Journal of Emergencies, Trauma, and Shock
Home About us Editors Ahead of Print Current Issue Archives Search Instructions Subscribe Advertise Login 
Users online:517   Print this pageEmail this pageSmall font sizeDefault font sizeIncrease font size   

 Table of Contents    
Year : 2012  |  Volume : 5  |  Issue : 4  |  Page : 371-372
Traumatic Brown-Séquard syndrome

Department of Intensive Care Medicine, Ospedale Regionale di Bellinzona e Valli, Intensive Care Unit, Via Ospedale 12, 6500 Bellinzona, Switzerland

Click here for correspondence address and email

Date of Web Publication15-Oct-2012

How to cite this article:
Ceruti S, Previsdomini M. Traumatic Brown-Séquard syndrome. J Emerg Trauma Shock 2012;5:371-2

How to cite this URL:
Ceruti S, Previsdomini M. Traumatic Brown-Séquard syndrome. J Emerg Trauma Shock [serial online] 2012 [cited 2021 Aug 5];5:371-2. Available from:


Stab wounds of the spinal cord are rare occurrences and are reported to represent 26% of all spinal cord injuries; motor vehicle accidents and gunshots are responsible for most of them. [1] We present a rare case of particularly violent self-inflicted stab injury with the steel weapon transfixing in an exceptionally precise and forceful way, the neck and the spine.

A 72-year-old woman with a long term history of major depression attempted suicide by stabbing herself in the anterior neck. She was brought to our Emergency Department with a knife still deeply stuck in the jugular notch. She was alert, quiet and calm and clinical examination revealed neither cardiorespiratory nor neurological deficit. On CT-scan the blade penetrated transversally the anterior neck, displaced the trachea and the oesophagus avoiding all major vascular structures, pierced the vertebral body at Th1 level and traversed the spinal canal with its tip lodged in the left lamina of the first thoracic vertebra [Figure 1]. A surgical intervention was performed in order to explore the wound and remove the blade from the vertebral soma; all great vessels and the trachea were preserved and a small lesion of the oesophagus' serosa was treated by simple stitches. After extubation, hoarsness was observed and a left vocal cord paralysis due to a lesion of the recurrent nerve was documented by fiberoptic laryngoscopy. Moreover, a left spastic hemiparaplegia and an asymmetric sensitivity impairment with right preponderance below Th4 level occurred, a condition known as incomplete Brown-Séquard syndrome. MRI revealed myelopathy with haemorrhagic components at Th1-2 level. Despite early rehabilitation and intensive physiotherapy, no neurologic improvement was observed at 6 months.
Figure 1: This 3D CT-reconstruction shows the blade that pierces through the vertebra till the posterior arch

Click here to view

Stab injuries of the spine are rare, and usually inflicted from behind; most commonly they involve the cervical and upper dorsal spine and two-thirds of victims[2] show an incomplete cord injury with Brown-Séquard or Brown-Séquard-plus syndrome,[3] less frequently intradural or epidural hematoma. Concurrent injuries can affect every organ. A CT-scan is recommended in order to evaluate the relation between the blade and the anatomical structures, especially the spinal cord, to plan the surgical approach. The aim of surgical treatment is to remove the blade, to decompress the spinal cord if necessary, avoiding secondary spinal damage[1] due to edema or hematoma and to close any dural tears to prevent a cerebrospinal fluid leak.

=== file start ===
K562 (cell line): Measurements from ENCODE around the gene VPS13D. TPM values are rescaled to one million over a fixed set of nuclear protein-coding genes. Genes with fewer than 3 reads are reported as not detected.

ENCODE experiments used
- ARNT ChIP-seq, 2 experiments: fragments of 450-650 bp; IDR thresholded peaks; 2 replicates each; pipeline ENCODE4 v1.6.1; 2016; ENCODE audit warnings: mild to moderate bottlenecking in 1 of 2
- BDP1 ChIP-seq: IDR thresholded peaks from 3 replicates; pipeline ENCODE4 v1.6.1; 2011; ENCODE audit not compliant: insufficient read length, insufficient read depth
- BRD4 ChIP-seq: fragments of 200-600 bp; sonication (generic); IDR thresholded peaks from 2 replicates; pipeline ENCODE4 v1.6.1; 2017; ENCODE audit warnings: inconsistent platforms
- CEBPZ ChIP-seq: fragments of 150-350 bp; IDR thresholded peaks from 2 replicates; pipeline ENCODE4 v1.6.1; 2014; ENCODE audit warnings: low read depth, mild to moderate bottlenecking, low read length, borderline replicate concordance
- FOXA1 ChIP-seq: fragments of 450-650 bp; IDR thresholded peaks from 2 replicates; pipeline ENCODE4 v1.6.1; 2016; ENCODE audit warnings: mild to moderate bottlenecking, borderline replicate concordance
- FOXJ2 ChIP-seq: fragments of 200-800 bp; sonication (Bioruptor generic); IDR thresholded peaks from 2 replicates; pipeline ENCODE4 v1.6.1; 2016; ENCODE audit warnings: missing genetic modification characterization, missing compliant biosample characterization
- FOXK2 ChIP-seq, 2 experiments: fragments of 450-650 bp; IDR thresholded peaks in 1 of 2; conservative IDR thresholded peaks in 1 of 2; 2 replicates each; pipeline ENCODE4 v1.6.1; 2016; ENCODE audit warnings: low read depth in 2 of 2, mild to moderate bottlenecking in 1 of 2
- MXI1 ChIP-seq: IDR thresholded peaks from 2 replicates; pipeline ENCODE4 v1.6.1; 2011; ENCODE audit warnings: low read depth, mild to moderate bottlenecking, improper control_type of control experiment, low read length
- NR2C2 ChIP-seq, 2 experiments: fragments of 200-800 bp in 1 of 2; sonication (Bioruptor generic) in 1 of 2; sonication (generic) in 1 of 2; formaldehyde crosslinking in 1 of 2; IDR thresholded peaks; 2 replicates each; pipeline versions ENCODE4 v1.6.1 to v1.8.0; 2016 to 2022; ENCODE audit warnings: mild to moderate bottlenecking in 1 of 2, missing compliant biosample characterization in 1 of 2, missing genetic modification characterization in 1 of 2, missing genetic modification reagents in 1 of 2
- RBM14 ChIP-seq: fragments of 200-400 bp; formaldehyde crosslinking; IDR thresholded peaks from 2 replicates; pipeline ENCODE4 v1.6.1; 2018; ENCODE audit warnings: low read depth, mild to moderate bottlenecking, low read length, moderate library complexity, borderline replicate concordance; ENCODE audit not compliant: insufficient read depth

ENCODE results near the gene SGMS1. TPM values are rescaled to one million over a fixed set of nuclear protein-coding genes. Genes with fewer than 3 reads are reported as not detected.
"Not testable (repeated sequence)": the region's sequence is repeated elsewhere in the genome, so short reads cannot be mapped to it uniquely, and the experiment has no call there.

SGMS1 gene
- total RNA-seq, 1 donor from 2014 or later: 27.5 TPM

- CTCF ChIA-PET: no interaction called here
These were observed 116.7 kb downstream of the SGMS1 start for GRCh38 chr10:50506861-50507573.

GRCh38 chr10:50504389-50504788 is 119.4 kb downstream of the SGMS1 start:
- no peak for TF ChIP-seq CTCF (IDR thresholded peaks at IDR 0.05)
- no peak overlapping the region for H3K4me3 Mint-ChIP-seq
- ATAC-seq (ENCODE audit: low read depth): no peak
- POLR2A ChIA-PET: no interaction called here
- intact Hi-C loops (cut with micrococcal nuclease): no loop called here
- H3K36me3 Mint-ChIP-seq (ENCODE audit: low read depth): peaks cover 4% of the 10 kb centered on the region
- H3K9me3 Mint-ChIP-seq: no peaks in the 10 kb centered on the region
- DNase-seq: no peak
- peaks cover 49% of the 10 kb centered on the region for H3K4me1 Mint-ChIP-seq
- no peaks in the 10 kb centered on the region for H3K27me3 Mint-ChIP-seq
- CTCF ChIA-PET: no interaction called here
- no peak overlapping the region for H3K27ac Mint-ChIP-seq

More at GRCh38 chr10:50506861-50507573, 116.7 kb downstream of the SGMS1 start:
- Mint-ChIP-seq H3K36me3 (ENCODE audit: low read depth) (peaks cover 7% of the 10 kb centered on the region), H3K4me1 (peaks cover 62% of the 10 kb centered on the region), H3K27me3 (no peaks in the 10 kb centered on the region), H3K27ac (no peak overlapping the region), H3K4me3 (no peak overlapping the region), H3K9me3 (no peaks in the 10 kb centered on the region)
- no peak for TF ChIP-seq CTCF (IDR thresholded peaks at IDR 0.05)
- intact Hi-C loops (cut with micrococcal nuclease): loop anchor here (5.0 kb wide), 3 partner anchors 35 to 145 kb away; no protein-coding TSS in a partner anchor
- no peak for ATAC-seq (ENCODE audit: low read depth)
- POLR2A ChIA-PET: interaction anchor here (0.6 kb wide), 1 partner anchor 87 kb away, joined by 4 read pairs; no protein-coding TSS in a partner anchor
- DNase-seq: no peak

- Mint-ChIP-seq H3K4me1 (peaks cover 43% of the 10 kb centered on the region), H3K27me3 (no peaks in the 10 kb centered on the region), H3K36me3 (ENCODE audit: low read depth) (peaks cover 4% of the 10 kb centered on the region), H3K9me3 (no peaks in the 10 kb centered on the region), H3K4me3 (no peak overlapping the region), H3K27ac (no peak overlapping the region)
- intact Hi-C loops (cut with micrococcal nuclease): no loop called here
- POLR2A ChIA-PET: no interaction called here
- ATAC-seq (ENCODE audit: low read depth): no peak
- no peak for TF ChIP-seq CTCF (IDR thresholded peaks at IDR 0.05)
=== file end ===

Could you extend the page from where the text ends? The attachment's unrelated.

In patients with incomplete spinal cord stab injuries, prognosis is fairly good with recovery being reported in about 50-60% of incomplete injuries,[1] unless MRI shows a hemorrhage into the cord.[4] Our patient had an unlucky evolution; the secondary lesion after blade removal caused more deficits than the primary lesion with sequelae persisting unvaried at 6 months.

This case presents a unique scenario (to our knowledge only one further case of self-inflicted Brown-Séquard syndrome related to "stab" injury is reported in literature[5]) in which the self-inflicted knife stab was forceful enough to transfix the neck, to pierce the vertebral body and traverse the spinal canal without causing neurological deficits, which eventually occurred after blade removal.

   References Top

1.Velmahos GC, Degiannis E, Hart K, Souter I, Saadia R. Changing profiles in spinal cord injuries and risk factors influencing recovery after penetrating injuries. J Trauma 1995;38:334-7.  Back to cited text no. 1
2.Peacock WJ, Shrosbree RD, Key AG. A review of 450 stab wounds of the spinal cord. S Afr Med J 1977;51:961-4.  Back to cited text no. 2
3.McCarron MO, Flynn PA, Pang KA, Hawkins SA. Traumatic Brown-Séquard-plus syndrome. Arch Neurol 2001;58:1470-2.  Back to cited text no. 3
4.Bondurant FJ, Cotler HB, Kulkarni MV, McArdle CB, Harris JH Jr. Acute spinal cord injury. A study using physical examination and magnetic resonance imaging. Spine (Phila Pa 1976) 1990;15:161-8.  Back to cited text no. 4
5.Gray TL, Karagiannis A, Crompton JL, Selva D. Self-inflicted blindness and Brown-Séquard syndrome. J Neuroophthalmol 2003;23:154-6.  Back to cited text no. 5

Correspondence Address:
Samuele Ceruti
Department of Intensive Care Medicine, Ospedale Regionale di Bellinzona e Valli, Intensive Care Unit, Via Ospedale 12, 6500 Bellinzona
Login to access the Email id

Source of Support: None, Conflict of Interest: None

DOI: 10.4103/0974-2700.102421

Rights and Permissions


  [Figure 1]


    Similar in PUBMED
   Search Pubmed for
   Search in Google Scholar for
    Email Alert *
    Add to My List *
* Registration required (free)  

    Article Figures

 Article Access Statistics
    PDF Downloaded17    
    Comments [Add]    

Recommend this journal